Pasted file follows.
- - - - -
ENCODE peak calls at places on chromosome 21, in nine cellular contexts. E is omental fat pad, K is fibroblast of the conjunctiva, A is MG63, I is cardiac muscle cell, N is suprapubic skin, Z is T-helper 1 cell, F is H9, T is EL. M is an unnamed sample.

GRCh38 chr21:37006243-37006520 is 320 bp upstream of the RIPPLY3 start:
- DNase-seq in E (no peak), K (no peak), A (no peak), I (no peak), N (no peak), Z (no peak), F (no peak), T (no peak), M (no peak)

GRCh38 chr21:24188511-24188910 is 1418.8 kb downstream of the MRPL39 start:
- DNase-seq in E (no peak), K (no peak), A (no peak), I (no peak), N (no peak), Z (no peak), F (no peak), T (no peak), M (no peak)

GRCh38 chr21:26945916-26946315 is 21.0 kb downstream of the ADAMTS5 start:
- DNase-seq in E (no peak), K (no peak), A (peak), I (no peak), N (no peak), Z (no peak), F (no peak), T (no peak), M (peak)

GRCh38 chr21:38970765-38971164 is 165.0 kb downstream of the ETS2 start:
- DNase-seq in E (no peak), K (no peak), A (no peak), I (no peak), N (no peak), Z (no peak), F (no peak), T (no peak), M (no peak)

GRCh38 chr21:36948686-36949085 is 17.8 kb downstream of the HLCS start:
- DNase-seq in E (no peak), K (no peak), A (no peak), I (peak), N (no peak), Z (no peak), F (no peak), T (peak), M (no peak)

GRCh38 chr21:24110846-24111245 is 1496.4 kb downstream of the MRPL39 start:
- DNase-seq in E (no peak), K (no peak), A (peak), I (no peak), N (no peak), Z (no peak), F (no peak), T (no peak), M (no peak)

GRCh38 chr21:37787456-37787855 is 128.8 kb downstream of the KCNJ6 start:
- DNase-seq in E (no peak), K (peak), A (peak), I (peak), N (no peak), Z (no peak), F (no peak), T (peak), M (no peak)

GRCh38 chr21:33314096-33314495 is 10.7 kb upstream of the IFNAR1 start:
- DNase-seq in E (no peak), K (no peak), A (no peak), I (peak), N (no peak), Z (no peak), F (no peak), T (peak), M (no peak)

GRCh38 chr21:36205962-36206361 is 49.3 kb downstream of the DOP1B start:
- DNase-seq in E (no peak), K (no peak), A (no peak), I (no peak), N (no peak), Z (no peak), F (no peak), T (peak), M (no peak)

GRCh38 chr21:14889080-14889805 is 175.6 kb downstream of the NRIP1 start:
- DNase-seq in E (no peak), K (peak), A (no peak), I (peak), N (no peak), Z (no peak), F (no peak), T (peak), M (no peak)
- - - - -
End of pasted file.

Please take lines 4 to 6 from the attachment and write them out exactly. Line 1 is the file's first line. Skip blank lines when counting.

GRCh38 chr21:24188511-24188910 is 1418.8 kb downstream of the MRPL39 start:
- DNase-seq in E (no peak), K (no peak), A (no peak), I (no peak), N (no peak), Z (no peak), F (no peak), T (no peak), M (no peak)

GRCh38 chr21:26945916-26946315 is 21.0 kb downstream of the ADAMTS5 start: